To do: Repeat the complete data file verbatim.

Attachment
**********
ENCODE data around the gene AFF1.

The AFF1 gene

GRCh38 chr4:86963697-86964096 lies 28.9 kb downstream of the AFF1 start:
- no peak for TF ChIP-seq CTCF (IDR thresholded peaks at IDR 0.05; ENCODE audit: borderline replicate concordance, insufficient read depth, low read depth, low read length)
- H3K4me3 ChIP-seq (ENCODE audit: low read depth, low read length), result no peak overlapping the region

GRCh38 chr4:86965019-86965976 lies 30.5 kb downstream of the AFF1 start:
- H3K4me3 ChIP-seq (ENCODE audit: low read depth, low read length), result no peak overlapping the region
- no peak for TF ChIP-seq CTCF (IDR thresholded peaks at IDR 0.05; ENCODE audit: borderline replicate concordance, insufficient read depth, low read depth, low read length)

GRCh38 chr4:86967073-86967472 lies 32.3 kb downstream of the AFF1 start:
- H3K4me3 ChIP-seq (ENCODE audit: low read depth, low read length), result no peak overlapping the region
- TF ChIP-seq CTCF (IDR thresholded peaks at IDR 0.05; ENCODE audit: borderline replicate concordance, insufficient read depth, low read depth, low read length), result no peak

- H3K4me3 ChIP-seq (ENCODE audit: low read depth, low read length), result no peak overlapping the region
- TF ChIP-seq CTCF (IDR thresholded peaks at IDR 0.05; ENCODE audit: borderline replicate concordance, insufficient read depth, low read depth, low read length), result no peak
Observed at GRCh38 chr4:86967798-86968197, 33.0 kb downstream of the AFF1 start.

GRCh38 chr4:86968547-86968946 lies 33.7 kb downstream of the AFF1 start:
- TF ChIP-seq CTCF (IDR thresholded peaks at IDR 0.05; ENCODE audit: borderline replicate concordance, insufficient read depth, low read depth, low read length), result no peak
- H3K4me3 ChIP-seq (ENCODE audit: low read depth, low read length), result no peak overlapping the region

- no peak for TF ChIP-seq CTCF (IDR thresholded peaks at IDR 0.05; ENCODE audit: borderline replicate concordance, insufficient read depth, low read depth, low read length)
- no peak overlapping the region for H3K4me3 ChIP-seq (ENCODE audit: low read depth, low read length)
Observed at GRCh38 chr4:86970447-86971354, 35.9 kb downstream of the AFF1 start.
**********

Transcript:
ENCODE data around the gene AFF1.

The AFF1 gene

GRCh38 chr4:86963697-86964096 lies 28.9 kb downstream of the AFF1 start:
- no peak for TF ChIP-seq CTCF (IDR thresholded peaks at IDR 0.05; ENCODE audit: borderline replicate concordance, insufficient read depth, low read depth, low read length)
- H3K4me3 ChIP-seq (ENCODE audit: low read depth, low read length), result no peak overlapping the region

GRCh38 chr4:86965019-86965976 lies 30.5 kb downstream of the AFF1 start:
- H3K4me3 ChIP-seq (ENCODE audit: low read depth, low read length), result no peak overlapping the region
- no peak for TF ChIP-seq CTCF (IDR thresholded peaks at IDR 0.05; ENCODE audit: borderline replicate concordance, insufficient read depth, low read depth, low read length)

GRCh38 chr4:86967073-86967472 lies 32.3 kb downstream of the AFF1 start:
- H3K4me3 ChIP-seq (ENCODE audit: low read depth, low read length), result no peak overlapping the region
- TF ChIP-seq CTCF (IDR thresholded peaks at IDR 0.05; ENCODE audit: borderline replicate concordance, insufficient read depth, low read depth, low read length), result no peak

- H3K4me3 ChIP-seq (ENCODE audit: low read depth, low read length), result no peak overlapping the region
- TF ChIP-seq CTCF (IDR thresholded peaks at IDR 0.05; ENCODE audit: borderline replicate concordance, insufficient read depth, low read depth, low read length), result no peak
Observed at GRCh38 chr4:86967798-86968197, 33.0 kb downstream of the AFF1 start.

GRCh38 chr4:86968547-86968946 lies 33.7 kb downstream of the AFF1 start:
- TF ChIP-seq CTCF (IDR thresholded peaks at IDR 0.05; ENCODE audit: borderline replicate concordance, insufficient read depth, low read depth, low read length), result no peak
- H3K4me3 ChIP-seq (ENCODE audit: low read depth, low read length), result no peak overlapping the region

- no peak for TF ChIP-seq CTCF (IDR thresholded peaks at IDR 0.05; ENCODE audit: borderline replicate concordance, insufficient read depth, low read depth, low read length)
- no peak overlapping the region for H3K4me3 ChIP-seq (ENCODE audit: low read depth, low read length)
Observed at GRCh38 chr4:86970447-86971354, 35.9 kb downstream of the AFF1 start.